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The Banality of Heroism

We often like to say that there are acts of every day heroism that define us, whether it is giving haircuts to the homeless, offering a ride to someone in need, or sitting with a person in crisis. Acts of kindness like this are often extolled. Nonetheless, there are still extraordinary examples of human courage that deserve extraordinary recognition.

On the Monday after Christmas, a man went on a rampage in Colorado, shooting and killing four people. However, before he could take any more lives, a Lakewood police officer confronted him. Despite being shot herself, the officer returned fire and managed to put an end to the killer’s spree of horror. [1]

Although it is quoted to the point of banality, this officer’s heroic actions exemplify the verse in John 15:13 “Greater love has no one than this: to lay down one’s life for one’s friends.”

It does not matter whether the officer is, herself, a Christian. The courage and bravery that she demonstrated ought to be commended. Remember, Jesus said that gentiles have an intuitive understanding of what is morally good. As Luke 11:12-13 says, “Which of you fathers, if your son asks for a fish, will give him a snake instead? Or if he asks for an egg, will give him a scorpion?”

This serves as a reminder that there are times when we are called to be brave beyond what our daily lives can comprehend.

Far from a superhuman feat, these acts of heroism may be outside the ordinary, but the people who perform them are just like the rest of us. One common misconception of “heroic” individuals is that heroism only occurs when one combines, “individual skill, willingness to sacrifice, and stoicism in the face of physical and emotional hardship.” [2]

But that is not the whole story.

As one article on the medical profession elaborates, each person’s individual skills are cultivated through the support structure of a community, choosing to be self-sacrificial is not an easy decision, and heroes are not emotion-less stoics who have no feelings. [2] Many of these heroes are normal people.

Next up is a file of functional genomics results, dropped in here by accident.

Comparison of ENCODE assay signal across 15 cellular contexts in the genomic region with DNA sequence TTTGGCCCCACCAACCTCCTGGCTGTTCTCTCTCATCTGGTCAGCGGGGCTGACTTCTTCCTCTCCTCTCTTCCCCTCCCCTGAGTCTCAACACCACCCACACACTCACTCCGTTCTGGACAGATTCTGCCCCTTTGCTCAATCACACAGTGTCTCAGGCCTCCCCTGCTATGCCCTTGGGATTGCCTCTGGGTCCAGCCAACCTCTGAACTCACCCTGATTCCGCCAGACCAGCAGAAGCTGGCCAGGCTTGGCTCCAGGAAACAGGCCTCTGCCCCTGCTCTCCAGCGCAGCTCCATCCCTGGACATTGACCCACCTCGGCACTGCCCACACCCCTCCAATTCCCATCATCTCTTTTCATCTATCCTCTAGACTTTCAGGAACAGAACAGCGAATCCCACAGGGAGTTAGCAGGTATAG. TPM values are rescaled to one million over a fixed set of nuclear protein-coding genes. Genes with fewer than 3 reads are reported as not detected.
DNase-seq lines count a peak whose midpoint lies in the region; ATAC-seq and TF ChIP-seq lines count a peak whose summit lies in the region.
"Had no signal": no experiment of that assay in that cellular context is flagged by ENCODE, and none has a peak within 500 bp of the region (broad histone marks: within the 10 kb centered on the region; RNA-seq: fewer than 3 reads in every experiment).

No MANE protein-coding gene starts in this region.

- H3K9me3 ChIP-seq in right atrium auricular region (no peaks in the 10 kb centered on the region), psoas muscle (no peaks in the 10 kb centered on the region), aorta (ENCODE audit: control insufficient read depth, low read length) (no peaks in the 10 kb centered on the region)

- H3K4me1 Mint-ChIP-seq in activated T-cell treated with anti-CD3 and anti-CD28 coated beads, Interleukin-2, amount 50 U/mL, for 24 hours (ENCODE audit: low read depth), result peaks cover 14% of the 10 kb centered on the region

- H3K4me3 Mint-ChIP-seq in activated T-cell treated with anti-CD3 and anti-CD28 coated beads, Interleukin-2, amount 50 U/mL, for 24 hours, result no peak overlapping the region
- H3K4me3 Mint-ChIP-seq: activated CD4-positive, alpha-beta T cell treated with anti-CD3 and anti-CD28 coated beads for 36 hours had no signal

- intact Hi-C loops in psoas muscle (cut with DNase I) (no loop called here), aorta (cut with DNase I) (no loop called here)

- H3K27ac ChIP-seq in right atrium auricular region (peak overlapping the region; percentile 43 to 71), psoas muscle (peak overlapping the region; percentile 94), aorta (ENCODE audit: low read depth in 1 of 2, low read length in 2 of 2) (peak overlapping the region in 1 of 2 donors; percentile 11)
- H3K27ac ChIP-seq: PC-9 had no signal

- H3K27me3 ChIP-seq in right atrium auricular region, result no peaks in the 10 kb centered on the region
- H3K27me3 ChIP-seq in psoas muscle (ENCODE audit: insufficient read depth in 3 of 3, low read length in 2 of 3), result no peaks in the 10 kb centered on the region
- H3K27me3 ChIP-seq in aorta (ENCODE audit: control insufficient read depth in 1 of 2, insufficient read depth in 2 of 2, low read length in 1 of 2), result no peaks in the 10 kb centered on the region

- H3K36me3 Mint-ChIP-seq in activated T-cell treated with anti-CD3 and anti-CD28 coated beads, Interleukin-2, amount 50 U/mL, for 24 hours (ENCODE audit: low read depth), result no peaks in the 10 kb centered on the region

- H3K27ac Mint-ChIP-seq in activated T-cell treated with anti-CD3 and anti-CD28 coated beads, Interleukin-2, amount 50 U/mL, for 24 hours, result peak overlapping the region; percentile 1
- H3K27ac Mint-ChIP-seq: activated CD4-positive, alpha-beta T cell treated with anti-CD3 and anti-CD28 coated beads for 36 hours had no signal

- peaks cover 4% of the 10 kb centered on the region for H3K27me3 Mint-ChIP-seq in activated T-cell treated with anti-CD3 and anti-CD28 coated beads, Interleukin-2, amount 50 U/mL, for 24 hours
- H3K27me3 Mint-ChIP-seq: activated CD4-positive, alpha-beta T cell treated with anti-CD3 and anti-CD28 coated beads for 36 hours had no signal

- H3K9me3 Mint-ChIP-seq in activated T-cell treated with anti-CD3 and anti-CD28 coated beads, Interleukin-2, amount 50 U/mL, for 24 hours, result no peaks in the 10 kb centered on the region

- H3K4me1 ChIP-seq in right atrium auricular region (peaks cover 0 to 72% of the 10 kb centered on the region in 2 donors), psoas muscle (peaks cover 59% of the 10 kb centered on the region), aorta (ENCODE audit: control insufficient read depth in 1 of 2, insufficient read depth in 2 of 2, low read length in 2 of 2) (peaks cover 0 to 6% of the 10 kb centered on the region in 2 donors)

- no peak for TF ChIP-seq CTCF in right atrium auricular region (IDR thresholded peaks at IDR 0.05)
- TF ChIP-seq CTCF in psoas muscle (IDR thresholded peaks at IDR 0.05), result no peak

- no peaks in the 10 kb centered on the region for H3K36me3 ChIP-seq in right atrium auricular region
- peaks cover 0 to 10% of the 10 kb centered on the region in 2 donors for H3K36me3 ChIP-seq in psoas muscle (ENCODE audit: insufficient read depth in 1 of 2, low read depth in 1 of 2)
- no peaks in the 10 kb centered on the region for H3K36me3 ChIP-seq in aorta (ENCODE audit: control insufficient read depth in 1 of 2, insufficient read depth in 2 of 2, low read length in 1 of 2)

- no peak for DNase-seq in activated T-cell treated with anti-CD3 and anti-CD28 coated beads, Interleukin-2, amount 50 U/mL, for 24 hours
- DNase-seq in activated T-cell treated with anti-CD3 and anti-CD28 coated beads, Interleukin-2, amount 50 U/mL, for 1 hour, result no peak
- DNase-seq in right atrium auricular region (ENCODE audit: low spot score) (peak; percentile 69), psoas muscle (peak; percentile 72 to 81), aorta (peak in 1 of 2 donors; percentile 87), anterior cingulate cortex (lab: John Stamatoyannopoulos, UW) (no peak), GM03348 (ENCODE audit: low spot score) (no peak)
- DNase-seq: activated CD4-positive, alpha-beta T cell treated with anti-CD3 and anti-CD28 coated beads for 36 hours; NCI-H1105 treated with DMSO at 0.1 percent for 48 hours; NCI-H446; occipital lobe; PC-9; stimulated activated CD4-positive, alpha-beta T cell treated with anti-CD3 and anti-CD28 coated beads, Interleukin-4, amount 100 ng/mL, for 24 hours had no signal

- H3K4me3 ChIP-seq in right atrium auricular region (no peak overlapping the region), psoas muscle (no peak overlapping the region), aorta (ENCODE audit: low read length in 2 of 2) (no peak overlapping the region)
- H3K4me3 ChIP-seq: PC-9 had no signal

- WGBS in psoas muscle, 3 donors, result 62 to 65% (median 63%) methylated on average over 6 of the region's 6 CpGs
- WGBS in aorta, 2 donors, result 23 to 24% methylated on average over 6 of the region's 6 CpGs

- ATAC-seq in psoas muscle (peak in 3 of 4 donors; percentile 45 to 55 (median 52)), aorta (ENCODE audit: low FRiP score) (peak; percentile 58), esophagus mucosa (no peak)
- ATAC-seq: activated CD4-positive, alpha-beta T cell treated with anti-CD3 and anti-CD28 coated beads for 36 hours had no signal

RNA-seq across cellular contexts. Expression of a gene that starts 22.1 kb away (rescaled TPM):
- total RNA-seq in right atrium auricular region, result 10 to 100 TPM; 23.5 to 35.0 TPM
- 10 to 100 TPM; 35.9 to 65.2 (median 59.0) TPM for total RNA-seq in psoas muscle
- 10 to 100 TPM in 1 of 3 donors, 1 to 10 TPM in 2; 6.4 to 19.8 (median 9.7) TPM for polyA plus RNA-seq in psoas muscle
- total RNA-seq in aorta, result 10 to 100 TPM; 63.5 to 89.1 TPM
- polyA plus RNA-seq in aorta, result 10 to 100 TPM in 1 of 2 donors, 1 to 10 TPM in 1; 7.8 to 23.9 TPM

If you ever need a reminder of how commonplace these acts of heroism can be, just take a look at the “Heroes” headlines on the Good News Network. Stories like “Hero Jumps Into Maryland Bay to Save Toddler’s Life After Crash Flings Her Car Seat Into the Water” and “70-Year-Old Veteran Battling Cancer Hailed as an ‘Angel’ After He Charged into Burning Home to Save Neighbors” should warm our hearts. They should also strengthen our conviction.

Most of us lead boring day-to-day lives that bear little resemblance to the superhero movies that blow out the box office. Still, we should always be prepared for those extraordinary moments in which we may be called on to perform the supreme demonstration of love. [3]

Foundations of Truth hereby waives all claim of copyright (economic and moral) in this work and immediately places it in the public domain; it may be used, published, edited, and distributed in any manner whatsoever without any attribution or notice to Foundations of Truth.


[1] Colleen Flynn, “Lakewood officer’s ‘heroic’ actions saved lives,” KDVR (December 28, 2021),

[2] David Nash, “Frontline Health Workers: 'Heroes' or Casualties of a Broken System?” MedPage Today (December 27, 2021),

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